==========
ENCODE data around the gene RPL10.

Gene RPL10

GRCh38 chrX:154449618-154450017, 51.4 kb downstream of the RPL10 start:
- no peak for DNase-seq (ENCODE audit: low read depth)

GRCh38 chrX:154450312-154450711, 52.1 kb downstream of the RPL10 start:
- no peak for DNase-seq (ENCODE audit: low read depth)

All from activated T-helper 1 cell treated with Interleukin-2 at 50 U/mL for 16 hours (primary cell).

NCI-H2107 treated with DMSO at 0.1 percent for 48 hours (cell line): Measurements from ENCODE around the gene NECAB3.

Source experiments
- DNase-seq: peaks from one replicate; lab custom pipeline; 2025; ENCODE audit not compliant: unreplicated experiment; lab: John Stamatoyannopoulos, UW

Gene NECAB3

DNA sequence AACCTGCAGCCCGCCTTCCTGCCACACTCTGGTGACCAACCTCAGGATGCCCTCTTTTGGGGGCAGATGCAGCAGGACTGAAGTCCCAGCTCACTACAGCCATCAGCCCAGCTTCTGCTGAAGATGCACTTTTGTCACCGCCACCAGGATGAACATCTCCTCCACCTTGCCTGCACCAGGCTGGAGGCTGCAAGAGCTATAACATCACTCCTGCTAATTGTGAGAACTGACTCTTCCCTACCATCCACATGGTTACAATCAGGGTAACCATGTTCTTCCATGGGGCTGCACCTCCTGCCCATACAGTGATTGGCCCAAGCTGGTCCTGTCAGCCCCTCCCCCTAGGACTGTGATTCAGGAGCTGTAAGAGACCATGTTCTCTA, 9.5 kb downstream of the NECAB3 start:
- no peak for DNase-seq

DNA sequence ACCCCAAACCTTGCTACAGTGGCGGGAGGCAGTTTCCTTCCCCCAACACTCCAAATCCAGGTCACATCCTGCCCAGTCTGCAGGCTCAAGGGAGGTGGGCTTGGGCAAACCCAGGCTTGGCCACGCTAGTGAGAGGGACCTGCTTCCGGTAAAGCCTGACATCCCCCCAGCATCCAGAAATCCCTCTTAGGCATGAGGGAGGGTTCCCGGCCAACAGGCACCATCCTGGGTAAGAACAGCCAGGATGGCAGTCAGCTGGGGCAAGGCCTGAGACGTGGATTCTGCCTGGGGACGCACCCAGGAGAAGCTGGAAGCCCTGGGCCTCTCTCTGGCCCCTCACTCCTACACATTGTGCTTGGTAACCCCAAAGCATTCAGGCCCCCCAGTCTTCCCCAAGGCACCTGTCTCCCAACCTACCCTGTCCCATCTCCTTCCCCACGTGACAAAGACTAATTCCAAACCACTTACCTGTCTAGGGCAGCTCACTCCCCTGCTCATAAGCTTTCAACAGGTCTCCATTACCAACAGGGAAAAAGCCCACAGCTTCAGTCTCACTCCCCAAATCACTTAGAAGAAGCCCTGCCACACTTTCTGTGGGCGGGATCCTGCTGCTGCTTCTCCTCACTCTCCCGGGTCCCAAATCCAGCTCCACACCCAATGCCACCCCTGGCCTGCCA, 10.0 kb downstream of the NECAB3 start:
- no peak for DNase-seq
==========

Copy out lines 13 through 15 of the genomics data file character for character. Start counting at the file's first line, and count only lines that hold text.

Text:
- no peak for DNase-seq

DNA sequence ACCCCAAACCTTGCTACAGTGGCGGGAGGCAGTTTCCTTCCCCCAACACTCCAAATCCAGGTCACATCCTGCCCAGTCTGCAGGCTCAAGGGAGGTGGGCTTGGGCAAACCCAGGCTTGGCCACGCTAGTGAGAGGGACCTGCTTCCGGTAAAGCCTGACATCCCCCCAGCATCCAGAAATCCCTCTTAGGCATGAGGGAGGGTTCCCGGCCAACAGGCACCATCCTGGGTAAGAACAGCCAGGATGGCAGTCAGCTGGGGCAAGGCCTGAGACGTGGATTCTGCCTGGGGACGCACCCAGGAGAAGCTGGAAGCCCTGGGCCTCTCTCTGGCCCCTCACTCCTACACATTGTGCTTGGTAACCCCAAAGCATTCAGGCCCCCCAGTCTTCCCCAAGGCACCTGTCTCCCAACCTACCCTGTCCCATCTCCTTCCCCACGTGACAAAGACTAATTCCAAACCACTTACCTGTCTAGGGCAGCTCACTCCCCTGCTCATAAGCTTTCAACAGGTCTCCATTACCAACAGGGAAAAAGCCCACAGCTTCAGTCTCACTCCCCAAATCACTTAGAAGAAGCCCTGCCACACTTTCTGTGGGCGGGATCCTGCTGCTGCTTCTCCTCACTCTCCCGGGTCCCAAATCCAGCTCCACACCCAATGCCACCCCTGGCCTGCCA, 10.0 kb downstream of the NECAB3 start:
- no peak for DNase-seq